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Overcoming the Language Barrier : Here are tips and services to help you communicate abroad when no one speaks your tongue.

February 07, 1993|LUCY IZON

I ran into language difficulties on my first trip abroad, years ago.

I was in downtown Tokyo and became separated from my student group. I couldn't remember the name of the place where I was staying, let alone manage to pronounce it. I wandered for what seemed a long time before another tourist who could speak Japanese offered to help me out.

Had I been more experienced, I would have known to search out a hotel or large department store where there are usually some staff members who speak foreign languages.

I would have also known to carry the address of where I was staying, written in the local language. Even if you can't pronounce the address properly, you can usually show it to a bus or taxi driver and get directions home.

Fortunately for budget travelers, there are also international networks of travel services in many areas of the world that are geared to helping student-style travelers, and that usually have staff members who speak English.

For example, STA Travel, which began as Student Travel Australia nearly 30 years ago, now has more than 200 locations worldwide that, among other services, offer travel advice.

STA also sells tickets with no advance-booking restrictions for flights on scheduled airlines to various parts of the world, making them especially attractive to budget travelers who wish to remain flexible. These tickets are available to full-time students up to the age of 30 or 35 (depending on the airline), non-students under 26, and spouses and dependent children traveling with them.

STA recently added a third office in Tokyo's Yotsuya district, the city's student center. It's located on the second floor of the Toki Building, 1-5 Yotsuya, Shinjuku-ku, Tokyo 160, telephone from the United States 011-81-3-5269-0751. All of STA's Tokyo offices have English-speaking staff. The other two are in Ikebukuro, a shopping district, and Shibuya, an area of trendy shops and restaurants.

STA entered the American market in 1982. There are now 11 STA offices in the United States, including three in greater Los Angeles: 7202 Melrose Ave., (213) 934-8722; 920 Westwood Blvd., (310) 824-1574, and 120 Broadway, Suite 108, Santa Monica, (310) 394-5126.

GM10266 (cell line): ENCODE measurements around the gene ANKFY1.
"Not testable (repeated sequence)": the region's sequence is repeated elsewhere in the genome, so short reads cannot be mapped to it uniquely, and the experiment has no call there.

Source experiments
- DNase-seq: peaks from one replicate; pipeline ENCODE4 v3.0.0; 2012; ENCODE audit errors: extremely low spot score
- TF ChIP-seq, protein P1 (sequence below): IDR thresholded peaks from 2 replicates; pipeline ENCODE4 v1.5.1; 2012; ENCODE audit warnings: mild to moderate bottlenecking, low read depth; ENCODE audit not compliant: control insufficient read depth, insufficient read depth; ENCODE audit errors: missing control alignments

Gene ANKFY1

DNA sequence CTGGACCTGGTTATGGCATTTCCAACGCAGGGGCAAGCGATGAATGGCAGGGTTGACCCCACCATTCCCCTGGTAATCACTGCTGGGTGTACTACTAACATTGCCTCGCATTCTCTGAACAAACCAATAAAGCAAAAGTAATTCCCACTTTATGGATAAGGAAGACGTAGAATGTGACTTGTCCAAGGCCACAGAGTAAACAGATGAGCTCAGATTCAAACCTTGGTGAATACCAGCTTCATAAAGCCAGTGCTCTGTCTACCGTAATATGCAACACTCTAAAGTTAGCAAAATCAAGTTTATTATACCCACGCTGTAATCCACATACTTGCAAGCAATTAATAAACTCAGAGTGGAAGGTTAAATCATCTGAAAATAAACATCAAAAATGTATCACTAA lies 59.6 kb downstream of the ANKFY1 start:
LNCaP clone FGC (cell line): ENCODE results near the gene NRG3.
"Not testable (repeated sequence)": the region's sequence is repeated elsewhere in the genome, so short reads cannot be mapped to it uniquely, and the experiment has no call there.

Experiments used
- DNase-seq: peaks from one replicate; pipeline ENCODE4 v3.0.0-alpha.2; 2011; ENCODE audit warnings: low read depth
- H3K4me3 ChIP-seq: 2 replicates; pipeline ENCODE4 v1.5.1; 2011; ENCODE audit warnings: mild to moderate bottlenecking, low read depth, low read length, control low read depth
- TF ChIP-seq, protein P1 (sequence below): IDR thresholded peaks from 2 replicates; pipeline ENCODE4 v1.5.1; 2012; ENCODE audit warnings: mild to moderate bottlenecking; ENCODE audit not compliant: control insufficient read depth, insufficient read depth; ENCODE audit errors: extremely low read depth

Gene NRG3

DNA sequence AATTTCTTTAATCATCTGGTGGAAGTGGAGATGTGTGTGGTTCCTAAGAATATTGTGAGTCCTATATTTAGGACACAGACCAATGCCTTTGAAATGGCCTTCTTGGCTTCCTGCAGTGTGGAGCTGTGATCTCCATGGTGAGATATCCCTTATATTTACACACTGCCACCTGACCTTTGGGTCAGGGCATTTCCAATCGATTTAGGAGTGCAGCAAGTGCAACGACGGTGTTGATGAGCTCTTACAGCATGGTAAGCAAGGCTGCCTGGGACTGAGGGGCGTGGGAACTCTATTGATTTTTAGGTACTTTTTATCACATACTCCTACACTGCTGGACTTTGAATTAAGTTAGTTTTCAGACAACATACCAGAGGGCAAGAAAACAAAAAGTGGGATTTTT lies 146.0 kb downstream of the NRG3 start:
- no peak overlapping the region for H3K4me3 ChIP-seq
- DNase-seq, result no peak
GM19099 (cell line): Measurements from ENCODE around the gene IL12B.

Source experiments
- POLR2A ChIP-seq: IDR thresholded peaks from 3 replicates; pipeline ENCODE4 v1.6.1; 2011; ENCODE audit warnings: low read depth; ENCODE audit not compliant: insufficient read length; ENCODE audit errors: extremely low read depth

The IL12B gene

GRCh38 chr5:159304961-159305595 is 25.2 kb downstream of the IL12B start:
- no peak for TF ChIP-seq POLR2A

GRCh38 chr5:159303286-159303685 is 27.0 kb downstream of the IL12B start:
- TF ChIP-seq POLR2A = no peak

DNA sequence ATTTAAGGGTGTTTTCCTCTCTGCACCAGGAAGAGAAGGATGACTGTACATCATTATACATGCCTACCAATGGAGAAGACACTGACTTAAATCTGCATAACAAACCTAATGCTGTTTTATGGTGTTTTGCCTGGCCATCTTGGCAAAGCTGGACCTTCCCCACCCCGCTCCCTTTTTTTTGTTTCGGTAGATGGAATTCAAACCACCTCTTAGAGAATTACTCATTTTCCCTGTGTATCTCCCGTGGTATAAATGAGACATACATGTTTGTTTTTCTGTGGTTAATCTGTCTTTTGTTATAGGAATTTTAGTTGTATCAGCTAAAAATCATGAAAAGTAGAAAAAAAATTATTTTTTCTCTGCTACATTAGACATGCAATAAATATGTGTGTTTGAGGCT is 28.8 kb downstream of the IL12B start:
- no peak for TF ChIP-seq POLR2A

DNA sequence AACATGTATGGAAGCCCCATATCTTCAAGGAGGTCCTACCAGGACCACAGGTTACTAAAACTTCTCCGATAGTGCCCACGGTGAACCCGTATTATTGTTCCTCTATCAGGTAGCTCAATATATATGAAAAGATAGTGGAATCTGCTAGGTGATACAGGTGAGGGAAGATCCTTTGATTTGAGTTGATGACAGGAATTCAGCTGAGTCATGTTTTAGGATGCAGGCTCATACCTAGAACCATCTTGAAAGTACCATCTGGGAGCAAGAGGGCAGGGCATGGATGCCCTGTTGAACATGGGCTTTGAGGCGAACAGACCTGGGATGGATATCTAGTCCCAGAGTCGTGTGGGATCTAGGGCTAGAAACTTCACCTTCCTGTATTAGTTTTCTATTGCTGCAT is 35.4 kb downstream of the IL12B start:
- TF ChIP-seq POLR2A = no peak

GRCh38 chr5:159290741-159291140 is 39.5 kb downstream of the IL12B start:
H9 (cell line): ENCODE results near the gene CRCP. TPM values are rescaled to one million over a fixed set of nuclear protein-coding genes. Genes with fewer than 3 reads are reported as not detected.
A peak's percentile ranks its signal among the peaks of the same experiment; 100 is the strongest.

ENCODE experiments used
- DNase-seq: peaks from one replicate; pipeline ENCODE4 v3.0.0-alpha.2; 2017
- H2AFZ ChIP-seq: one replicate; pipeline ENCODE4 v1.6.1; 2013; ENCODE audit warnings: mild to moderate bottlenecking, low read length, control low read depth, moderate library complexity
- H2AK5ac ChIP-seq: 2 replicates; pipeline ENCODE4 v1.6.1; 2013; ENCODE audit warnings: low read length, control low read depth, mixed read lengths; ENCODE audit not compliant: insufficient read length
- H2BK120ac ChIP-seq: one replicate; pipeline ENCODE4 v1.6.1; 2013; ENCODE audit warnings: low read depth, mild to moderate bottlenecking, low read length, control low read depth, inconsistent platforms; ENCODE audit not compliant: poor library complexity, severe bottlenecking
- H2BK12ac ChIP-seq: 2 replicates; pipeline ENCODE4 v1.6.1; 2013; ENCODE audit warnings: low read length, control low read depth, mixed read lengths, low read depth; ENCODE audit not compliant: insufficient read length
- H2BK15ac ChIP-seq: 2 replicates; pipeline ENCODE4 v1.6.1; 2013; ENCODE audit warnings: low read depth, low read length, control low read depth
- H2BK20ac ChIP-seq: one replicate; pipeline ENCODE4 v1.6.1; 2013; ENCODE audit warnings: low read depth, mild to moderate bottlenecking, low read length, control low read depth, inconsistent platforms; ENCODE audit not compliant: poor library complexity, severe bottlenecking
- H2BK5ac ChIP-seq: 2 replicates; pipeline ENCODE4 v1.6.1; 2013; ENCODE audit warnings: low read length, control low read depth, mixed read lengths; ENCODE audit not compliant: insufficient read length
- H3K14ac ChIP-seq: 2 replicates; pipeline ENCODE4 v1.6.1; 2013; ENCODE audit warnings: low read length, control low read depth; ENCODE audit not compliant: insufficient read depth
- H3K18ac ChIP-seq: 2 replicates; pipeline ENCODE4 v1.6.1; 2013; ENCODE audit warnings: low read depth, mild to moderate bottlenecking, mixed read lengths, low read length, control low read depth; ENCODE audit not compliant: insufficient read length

Budget travelers visiting Hong Kong can get help locating clean, safe, basic accommodations through Hong Kong Student Travel.

This travel service owns the STB Hostel, which offers an economical dormitory, twin and triple accommodations in the downtown area.

You can find the STB Hostel in the Mongkok/Yau Ma Tei district at 2/F Great Eastern Mansion, 255-261 Reclamation St., Kowloon. It's about a one-minute walk from Nathan Road, a busy shopping area, and three minutes from the Mass Transit Railway station.

The hostel offers beds in dormitory rooms (separate rooms for men and women) for about $8.50; twin rooms for $30 with a shared bath, $36 with a private bathroom; triple rooms for $36 with a shared bath, $42 with a private bathroom. All rooms are air-conditioned.

In the hostel you'll find a common room (a good place to meet other travelers) with a TV and a travel service counter at which you can arrange for transportation to, and tours of, China.

You can reach the STB Hostel from Kai Tak International Airport by taking bus No. 1A, 9 or 13. A taxi will cost $3.60. From Kowloon Railway Station, take Bus No. 1K or a taxi for $2.40. From the Star Ferry, take bus No. 1, 1A, 2, 6, 6A 9, or a taxi for about $1.80.

Reservations can be made through some foreign student travel services, or by writing directly to STB Hostel. In Hong Kong, you can call 71-09-199 for a reservation. From the United States, call 011-852-71-09-199.

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